With the background of the Westheimers and the sophisticated nature of their business in mind, I find incredible their asserted ignorance of margin calls generally and VIC's margin call to them specifically. For example, Gerald Westheimer testified, "I knew my position was not good. As far as margin, I had no idea -- not no idea, but not a real good idea." Tr. 204. In addition, Mr. Westheimer testified that although he could calculate the required margin and his loss, he made no attempt to do so. The Westheimers testified that they did not know the reason VIC required the $4 million on March 19, 1985. After darkness had fallen on the night of March 20, 1985 the Westheimer defendants were in constant contact with VIC. They left their Park Avenue apartment to journey to the offices of VIC, located at 160 Broadway, to discuss the "problem." While they stated that even before they left their apartment, they requested that the Officials of COMEX and the clearing house be notified, they also testified that they did not know the extent of the "problem" even after meeting with VIC at its lower Broadway office. Saul Dworkin testified that he also went to VIC's office that night to figure out the margin to be required for the Westheimer accounts. The Westheimers testified that they sat in the office with Dworkin for over an hour that night and that the only thing discussed was the weather. When they were asked for money on that evening, they testified that it was their understanding that it was needed to guarantee a buy-out price or for a consortium and that they really did not understand it but believed that a margin call was not being made because a resolution to "the problem" was being worked out. Again, given the mathematical backgrounds of both defendants, the calculations which they mentally performed almost instantaneously on the witness stand, and their history in the gold options market, I find this explanation completely untenable.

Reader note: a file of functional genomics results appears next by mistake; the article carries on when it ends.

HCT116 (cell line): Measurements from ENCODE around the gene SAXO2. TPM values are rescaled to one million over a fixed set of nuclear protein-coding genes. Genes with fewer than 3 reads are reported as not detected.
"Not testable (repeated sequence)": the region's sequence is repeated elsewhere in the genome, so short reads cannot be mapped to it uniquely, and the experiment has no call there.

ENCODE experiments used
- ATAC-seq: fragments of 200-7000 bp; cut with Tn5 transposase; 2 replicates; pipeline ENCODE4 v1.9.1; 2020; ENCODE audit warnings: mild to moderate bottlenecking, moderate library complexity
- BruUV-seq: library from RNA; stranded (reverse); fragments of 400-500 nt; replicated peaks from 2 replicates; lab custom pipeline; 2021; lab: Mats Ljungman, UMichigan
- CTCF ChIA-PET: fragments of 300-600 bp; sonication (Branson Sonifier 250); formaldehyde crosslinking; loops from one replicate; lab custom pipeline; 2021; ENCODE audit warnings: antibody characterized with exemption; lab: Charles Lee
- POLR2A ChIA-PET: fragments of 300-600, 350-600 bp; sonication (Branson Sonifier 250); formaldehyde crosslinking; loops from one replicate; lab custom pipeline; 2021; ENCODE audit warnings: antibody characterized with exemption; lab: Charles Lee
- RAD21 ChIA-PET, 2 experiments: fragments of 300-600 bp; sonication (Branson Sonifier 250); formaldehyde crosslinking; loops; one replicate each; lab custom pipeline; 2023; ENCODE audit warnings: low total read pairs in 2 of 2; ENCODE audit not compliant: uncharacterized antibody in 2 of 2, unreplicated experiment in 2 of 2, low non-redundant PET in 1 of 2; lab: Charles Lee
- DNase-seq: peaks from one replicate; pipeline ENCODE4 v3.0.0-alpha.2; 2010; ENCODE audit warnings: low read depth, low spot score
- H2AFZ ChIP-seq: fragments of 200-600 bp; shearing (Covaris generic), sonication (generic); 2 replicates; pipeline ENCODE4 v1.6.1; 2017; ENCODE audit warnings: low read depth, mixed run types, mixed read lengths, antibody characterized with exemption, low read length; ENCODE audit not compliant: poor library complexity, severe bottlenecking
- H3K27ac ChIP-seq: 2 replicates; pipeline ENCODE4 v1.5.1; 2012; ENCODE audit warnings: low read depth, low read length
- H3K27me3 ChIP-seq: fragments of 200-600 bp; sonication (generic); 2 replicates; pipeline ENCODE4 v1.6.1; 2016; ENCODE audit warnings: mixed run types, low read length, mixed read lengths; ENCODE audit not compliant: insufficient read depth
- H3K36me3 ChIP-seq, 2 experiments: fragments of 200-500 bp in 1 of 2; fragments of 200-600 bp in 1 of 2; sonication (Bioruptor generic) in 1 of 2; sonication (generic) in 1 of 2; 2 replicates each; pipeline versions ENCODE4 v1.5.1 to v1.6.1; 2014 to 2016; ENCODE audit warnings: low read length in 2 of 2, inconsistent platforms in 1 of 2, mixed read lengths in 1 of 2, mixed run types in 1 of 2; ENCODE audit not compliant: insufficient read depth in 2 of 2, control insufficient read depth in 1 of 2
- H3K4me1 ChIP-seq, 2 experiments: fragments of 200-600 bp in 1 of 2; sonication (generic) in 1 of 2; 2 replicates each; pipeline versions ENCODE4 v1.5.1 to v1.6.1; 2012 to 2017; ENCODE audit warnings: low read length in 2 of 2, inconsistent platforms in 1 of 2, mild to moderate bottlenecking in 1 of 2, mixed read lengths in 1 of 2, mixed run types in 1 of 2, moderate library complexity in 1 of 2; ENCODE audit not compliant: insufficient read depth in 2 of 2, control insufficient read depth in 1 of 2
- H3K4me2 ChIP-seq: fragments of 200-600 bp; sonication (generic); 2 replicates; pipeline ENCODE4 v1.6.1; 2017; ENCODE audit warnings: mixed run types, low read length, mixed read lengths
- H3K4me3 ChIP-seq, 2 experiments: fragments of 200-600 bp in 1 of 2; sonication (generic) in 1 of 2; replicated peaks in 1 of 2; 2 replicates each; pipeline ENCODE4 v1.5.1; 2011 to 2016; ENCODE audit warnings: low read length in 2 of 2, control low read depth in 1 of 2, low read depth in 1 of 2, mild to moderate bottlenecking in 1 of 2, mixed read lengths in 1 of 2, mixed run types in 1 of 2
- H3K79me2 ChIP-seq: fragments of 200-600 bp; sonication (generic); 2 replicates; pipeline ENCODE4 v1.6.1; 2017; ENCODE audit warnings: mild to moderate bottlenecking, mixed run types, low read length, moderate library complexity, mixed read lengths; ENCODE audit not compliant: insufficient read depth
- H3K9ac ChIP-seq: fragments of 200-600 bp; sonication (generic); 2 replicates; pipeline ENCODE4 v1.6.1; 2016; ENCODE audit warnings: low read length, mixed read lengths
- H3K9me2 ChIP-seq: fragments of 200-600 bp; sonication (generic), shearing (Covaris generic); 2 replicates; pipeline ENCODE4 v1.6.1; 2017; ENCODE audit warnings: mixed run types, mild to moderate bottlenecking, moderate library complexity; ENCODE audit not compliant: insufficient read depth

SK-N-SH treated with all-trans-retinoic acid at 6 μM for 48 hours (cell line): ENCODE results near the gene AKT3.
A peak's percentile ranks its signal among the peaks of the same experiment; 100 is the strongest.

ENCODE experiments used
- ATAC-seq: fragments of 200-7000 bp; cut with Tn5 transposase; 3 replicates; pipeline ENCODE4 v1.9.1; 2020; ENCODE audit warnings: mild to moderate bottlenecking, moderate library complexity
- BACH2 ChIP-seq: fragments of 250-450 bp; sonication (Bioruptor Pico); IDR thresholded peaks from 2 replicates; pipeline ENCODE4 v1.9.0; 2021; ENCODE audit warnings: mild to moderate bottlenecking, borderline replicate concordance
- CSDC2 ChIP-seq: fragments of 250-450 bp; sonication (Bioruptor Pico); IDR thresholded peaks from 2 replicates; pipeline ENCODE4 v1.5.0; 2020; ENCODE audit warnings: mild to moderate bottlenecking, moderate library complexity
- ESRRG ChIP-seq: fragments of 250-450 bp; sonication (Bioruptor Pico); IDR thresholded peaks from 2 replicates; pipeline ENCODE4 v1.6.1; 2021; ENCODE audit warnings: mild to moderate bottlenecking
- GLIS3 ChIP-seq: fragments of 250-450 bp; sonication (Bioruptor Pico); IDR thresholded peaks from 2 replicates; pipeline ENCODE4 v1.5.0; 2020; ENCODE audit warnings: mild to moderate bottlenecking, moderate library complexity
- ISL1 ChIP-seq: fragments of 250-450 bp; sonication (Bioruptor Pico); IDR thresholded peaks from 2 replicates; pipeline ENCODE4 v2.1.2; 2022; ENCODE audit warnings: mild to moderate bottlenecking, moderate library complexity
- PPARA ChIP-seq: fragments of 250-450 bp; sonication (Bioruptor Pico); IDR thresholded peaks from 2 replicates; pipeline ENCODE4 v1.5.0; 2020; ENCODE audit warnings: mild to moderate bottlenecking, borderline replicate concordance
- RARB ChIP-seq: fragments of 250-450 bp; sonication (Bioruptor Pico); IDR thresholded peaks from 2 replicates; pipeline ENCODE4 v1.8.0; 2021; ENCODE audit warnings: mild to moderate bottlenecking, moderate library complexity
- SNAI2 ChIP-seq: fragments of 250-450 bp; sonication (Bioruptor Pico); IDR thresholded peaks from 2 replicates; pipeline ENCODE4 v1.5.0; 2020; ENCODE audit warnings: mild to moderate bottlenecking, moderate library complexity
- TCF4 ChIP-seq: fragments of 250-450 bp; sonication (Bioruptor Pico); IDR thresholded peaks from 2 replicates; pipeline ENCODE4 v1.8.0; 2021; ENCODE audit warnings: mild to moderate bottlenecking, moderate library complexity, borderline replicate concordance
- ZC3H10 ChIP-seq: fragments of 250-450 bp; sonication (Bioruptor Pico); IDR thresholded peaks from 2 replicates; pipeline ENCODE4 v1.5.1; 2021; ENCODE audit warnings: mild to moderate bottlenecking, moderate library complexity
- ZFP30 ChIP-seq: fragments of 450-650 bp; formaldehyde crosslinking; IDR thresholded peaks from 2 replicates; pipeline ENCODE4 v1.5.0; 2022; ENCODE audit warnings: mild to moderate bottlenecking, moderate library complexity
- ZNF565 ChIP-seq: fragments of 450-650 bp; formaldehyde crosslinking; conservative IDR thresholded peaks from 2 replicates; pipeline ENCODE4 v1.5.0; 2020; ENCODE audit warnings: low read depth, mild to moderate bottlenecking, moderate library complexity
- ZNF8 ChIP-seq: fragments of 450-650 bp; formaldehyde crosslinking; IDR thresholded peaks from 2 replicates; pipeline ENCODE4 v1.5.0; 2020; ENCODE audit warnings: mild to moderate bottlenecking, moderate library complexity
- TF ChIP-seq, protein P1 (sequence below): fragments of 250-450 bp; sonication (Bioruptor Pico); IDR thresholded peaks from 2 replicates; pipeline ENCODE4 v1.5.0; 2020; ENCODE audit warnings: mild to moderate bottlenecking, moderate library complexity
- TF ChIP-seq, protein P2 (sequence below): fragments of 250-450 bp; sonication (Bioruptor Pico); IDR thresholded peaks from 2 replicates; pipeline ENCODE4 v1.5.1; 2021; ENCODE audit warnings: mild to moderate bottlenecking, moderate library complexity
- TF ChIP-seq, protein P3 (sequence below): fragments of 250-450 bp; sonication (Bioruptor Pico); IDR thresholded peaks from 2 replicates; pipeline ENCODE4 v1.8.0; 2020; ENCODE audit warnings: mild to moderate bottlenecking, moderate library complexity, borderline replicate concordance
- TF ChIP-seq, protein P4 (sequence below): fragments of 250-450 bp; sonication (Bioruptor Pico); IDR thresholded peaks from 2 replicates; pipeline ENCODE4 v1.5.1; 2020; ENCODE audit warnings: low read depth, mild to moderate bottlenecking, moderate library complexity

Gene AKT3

The only conclusion that I can draw from the blatant prevarications of the Westheimers and all of the evidence produced is that in fact they are of a mind to defraud their creditors and possibly abscond with their remaining assets to frustrate the enforcement of a judgment that might be rendered in plaintiff's favor.
Valerie Westheimer testified that after a restraining order had been issued freezing all of her assets, she withdrew $1 million from an account at a bank that had yet to be notified of the restraining order. See Tr. 392. Mrs. Westheimer testified that this was done at the behest of her attorneys who presently have those monies.
Accordingly, a warrant of attachment will issue to the United States Marshal for all assets of the defendants Westheimer including the $1 million transferred to the law firm of Finley, Kumble, Wagner, Heine, Underberg, Manley & Casey.
It is further ordered that the undertaking be and the same hereby is fixed in the sum of $75,000, which amount the sum of $70,000 thereof is conditioned that the plaintiff will pay to the defendant all costs and damages including reasonable attorneys' fees which may be sustained by reason of the attachment if the defendant recovers judgment or if it is finally decided that the plaintiff was not entitled to an attachment of the defendants' property, and the balance thereof conditioned that the plaintiff will pay to the United States Marshal all of his allowable fees, and the plaintiff shall file such undertaking within ten (10) days of the entry of this Opinion.